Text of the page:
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Report by Jason, N0SG
Three years ago in June 2000, I passed my Technician class exam. About two weeks before that, my uncle and his family came to visit my family and he brought along his VX-5R. He made several contacts on local repeaters with it. I was hooked. After he left my mom took me to the Ham Radio Outlet he had told me about. I bought a copy of the ARRL's "Now You're Talking". While reading this book I first learned that Morse Code was not just an early version of the telephone that was only capable of short messages. The book distinctly told me that I should learn CW, and you receive a great sense of accomplishment when you use it on the air.
After passing my Tech exam, I began to operate 2 meter FM/SSB with an IC-260A from my uncle. I met several hams that loved to operate CW on HF. They encouraged me to upgrade to General. I went back to HRO and picked up a straight key, code oscillator and some ARRL code tapes to begin to learn CW. After I had most of the alphabet down, I hooked the straight key up to the 260A and had a CW QSO with a local ham. It was a lot of fun despite the fact that I only copied about 40%. After some more practice I took the code test at a local hamfest, but failed. I figured out that because I had schoolwork, I was not practicing frequently enough like everyone had said I needed to and that I need to practice with other materials than tapes because I would memorize the tapes if I listened to them multiple times.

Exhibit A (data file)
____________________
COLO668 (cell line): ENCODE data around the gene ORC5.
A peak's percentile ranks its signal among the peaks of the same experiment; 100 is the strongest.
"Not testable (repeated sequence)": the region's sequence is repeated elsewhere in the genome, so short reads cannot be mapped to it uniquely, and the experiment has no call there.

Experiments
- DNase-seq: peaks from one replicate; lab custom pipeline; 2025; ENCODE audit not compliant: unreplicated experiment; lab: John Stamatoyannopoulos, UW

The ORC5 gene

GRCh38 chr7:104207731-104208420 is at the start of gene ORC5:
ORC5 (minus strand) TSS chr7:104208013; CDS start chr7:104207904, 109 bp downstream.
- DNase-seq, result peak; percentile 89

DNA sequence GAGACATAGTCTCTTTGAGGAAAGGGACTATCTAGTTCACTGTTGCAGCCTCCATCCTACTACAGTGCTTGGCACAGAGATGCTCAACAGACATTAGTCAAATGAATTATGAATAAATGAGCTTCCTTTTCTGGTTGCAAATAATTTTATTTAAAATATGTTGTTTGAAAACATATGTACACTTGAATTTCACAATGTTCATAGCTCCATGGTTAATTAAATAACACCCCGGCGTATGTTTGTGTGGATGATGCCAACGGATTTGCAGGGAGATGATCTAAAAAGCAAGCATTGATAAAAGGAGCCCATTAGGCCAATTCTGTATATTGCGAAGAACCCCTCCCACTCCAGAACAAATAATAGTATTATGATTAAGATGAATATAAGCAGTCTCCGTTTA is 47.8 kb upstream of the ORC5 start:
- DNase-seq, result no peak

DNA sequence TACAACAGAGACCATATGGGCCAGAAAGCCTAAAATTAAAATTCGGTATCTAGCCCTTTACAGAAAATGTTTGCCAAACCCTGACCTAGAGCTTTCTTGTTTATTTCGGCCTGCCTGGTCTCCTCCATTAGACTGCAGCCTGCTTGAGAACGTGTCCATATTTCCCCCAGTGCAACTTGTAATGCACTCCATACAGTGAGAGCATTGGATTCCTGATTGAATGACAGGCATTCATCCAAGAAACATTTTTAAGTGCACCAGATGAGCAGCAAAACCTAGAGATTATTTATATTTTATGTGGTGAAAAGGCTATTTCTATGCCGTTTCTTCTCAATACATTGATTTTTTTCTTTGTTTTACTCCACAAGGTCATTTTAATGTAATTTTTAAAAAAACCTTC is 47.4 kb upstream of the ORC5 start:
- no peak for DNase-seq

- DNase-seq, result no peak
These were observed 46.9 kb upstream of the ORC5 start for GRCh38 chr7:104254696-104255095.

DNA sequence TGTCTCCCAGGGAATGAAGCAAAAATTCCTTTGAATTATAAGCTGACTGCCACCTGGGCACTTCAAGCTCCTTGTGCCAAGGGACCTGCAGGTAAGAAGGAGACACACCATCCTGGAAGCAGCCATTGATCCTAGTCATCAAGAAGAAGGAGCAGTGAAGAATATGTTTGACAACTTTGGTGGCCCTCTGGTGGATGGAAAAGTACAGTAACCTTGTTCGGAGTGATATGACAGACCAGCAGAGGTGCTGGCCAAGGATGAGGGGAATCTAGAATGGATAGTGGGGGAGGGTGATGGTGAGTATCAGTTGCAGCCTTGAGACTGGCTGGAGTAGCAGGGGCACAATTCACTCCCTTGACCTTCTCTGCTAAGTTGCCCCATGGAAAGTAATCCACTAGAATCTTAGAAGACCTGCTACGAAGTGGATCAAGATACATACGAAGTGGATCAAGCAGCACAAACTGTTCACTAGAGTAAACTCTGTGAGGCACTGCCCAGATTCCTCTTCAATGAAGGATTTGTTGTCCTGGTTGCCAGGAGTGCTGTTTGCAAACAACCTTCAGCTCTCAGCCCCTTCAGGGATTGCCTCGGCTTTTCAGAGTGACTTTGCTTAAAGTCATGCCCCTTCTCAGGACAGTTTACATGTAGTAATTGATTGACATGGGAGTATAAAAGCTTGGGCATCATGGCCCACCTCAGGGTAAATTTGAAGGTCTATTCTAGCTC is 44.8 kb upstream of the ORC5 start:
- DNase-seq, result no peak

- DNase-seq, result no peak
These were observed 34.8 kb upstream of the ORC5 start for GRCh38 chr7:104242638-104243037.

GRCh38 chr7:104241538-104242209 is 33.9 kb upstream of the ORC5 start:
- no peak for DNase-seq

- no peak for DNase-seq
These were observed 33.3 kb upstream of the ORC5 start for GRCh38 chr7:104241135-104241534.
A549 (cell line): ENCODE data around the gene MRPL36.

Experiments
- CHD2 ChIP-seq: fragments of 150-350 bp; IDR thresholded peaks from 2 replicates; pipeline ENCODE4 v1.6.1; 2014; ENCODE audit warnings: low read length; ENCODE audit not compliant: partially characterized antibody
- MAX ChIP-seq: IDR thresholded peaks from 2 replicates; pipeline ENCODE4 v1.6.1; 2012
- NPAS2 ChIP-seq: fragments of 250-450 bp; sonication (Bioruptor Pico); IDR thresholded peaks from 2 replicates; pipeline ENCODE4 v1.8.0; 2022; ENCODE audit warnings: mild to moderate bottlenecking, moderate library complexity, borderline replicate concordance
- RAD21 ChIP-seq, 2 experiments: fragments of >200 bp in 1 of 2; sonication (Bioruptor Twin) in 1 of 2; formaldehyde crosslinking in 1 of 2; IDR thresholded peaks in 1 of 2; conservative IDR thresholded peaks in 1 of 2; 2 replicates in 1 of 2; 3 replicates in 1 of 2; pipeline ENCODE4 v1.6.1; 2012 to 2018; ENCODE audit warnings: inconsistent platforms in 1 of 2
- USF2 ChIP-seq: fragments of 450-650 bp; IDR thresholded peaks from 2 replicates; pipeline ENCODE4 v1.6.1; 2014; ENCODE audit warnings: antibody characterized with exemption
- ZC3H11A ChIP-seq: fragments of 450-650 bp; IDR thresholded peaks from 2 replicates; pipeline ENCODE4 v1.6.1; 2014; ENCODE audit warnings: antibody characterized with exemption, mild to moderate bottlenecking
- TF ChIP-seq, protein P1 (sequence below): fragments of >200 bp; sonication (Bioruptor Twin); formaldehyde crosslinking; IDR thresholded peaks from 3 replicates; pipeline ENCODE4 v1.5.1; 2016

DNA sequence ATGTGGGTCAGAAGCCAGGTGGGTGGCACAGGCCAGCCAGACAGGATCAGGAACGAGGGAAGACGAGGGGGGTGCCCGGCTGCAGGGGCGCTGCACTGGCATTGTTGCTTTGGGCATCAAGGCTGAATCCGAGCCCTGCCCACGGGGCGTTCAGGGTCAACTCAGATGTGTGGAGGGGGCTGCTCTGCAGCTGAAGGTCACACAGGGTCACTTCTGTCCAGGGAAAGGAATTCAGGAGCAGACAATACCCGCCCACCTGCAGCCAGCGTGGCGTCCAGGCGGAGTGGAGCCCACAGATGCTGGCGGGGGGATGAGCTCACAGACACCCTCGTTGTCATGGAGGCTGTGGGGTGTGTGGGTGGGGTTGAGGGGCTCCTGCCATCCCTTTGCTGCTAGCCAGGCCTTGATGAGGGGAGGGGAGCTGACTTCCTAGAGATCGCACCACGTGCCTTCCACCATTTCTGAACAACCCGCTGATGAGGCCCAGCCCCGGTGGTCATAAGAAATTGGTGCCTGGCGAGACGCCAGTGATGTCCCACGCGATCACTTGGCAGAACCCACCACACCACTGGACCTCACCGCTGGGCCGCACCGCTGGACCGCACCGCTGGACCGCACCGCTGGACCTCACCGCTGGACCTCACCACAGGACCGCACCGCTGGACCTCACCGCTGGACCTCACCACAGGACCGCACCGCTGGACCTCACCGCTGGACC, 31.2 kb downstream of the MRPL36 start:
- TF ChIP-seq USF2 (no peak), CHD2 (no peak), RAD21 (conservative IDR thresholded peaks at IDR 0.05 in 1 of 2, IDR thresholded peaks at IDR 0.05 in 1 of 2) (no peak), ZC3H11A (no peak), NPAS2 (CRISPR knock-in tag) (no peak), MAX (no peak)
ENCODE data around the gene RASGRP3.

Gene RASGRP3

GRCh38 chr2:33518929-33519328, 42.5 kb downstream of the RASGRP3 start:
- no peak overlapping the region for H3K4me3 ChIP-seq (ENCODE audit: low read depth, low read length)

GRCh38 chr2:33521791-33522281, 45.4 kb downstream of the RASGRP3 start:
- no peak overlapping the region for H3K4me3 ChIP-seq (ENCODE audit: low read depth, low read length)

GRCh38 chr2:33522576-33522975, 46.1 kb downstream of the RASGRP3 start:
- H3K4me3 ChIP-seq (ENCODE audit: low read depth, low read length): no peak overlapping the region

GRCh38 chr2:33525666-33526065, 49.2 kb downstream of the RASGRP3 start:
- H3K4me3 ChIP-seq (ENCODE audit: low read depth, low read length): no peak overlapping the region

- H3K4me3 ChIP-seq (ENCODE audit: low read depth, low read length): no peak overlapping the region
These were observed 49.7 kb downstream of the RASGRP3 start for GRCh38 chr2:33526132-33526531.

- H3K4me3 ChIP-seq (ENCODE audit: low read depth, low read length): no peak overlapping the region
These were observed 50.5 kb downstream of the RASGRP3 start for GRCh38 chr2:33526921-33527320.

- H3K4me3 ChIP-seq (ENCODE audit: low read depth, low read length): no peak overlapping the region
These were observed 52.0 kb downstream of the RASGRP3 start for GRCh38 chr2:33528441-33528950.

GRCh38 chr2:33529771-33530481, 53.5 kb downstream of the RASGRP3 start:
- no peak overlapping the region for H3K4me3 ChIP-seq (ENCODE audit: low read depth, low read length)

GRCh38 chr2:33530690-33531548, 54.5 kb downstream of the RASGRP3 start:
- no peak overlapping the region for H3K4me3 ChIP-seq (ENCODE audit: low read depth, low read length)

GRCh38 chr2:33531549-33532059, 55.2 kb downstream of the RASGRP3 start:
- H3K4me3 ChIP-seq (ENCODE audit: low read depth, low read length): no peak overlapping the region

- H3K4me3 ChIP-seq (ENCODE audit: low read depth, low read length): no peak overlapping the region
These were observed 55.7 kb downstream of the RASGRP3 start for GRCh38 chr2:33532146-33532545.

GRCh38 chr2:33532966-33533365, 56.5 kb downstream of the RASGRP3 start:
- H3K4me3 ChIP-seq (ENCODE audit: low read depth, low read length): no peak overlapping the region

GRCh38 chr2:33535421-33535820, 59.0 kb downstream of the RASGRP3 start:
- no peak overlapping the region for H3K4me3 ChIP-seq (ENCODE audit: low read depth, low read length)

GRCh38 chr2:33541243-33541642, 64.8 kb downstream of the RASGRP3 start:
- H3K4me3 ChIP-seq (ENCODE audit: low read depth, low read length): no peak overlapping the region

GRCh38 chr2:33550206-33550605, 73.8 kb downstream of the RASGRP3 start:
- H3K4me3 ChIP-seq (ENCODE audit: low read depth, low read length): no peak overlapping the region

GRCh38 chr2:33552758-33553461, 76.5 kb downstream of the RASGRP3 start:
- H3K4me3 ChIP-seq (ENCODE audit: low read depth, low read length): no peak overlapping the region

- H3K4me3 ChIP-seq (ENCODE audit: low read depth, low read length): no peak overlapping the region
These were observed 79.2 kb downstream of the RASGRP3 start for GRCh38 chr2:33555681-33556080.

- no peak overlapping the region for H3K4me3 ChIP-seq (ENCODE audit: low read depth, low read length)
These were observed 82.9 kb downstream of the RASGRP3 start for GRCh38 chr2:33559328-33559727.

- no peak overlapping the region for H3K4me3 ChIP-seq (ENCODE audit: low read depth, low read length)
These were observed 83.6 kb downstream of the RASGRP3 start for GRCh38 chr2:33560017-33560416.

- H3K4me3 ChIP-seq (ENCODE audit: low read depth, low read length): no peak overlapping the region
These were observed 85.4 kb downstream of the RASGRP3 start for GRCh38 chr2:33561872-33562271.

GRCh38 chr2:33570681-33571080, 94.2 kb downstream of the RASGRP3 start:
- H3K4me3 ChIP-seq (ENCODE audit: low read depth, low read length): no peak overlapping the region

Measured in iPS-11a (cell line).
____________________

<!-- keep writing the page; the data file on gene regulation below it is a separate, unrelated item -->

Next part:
In order to get practice that was not repetitive, a very generous local ham loaned me a Drake receiver to listen to W1AW and QSOs on HF. After practicing with this for a few week and finding a weekend that worked, I took the code exam and passed on May 5, 2001. A month later I passed the General written exam. Calling on my uncle again, he loaned me his back up HF radio, an Icom IC-735, and helped me build an antenna when he brought his family out that summer to visit. I later bought the 735 from him and it has been my main HF rig ever since.
My first HF CW QSO was after a 40 meter slow speed NTS net. I, nervously, called the net control station and had a nice memorable QSO. Unlike my first CW QSO on 2 meters, I copied about 90% this time and was permanently hooked on CW. I learned that CW had an 18dB advantage over SSB, which, on the air, meant I could work DX easier on CW. I found this out very quickly. I also began to work QRP CW because I had been listening to the stories from the guys on the Colorado QRP Club net. It was so much easier to work people on CW than SSB. This fact encouraged me to get faster on CW. I can now copy about 18 wpm rag chewing and 30 wpm in a contest.
CW is my favorite and most used mode. As I live in a covenant-controlled neighborhood, I do not have a great antenna, so CW is the best way for me to get my signal out. I have worked almost all states on CW along with many countries on all continents except Antarctica. I cannot understand why anyone would want this great, yet simple mode to be removed from amateur radio.